We’re thankful for many things here at MYD this year, but the non-functional state legislature isn’t one of them:
For all his lousy poll numbers, Gov. Paterson has actually been a lone steady voice of vigilance, reason and concern about the state’s budget crisis from the second he took office in March 2007. And he hasn’t just been complaining. He’s been offering reasonable solutions for the Legislature to consider.
He’s called for a state spending cap. He’s called for across-the-board cuts in departmental spending. He’s called for the creation of a new pension system tier to lower state expenses. He’s proposed ending unfunded mandates. He’s made it easier for local governments to consolidate and share services. He’s called for mid-year budget cuts to schools. He’s threatened powerful state unions with massive layoffs if they don’t make concessions. He’s laid off workers in the executive branch. His deficit reduction plan has included significant cuts to education and health care, two areas protected by powerful special interests.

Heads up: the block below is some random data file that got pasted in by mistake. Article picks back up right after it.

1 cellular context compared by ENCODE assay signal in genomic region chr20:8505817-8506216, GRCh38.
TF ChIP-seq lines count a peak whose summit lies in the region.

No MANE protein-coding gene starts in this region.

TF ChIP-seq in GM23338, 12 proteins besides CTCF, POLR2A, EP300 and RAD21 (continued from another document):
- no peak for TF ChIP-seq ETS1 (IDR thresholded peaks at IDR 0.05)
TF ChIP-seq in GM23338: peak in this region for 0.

Say what you want about Gov. Paterson. Make all the jokes you want. The guy is right about the budget crisis. He’s been right all along. And he’s the only one who seems to care about finding a solution.
State Senators, in particular, should be ashamed of themselves as they utterly fail to meet their obligations as legislators not only on the budget crisis but also marriage equality:
But negotiations have been fundamentally stalled — and even irrational at times. Senate Democrats, who have thus far refused to hold a vote to legalize same-sex marriage, have nonetheless floated the theory in negotiations that the state could expect to take in more than $50 million a year in new revenue from the legalization of same-sex marriage, from a combination of marriage license and tourism revenue.
Governor Gets It, Legislators Don’t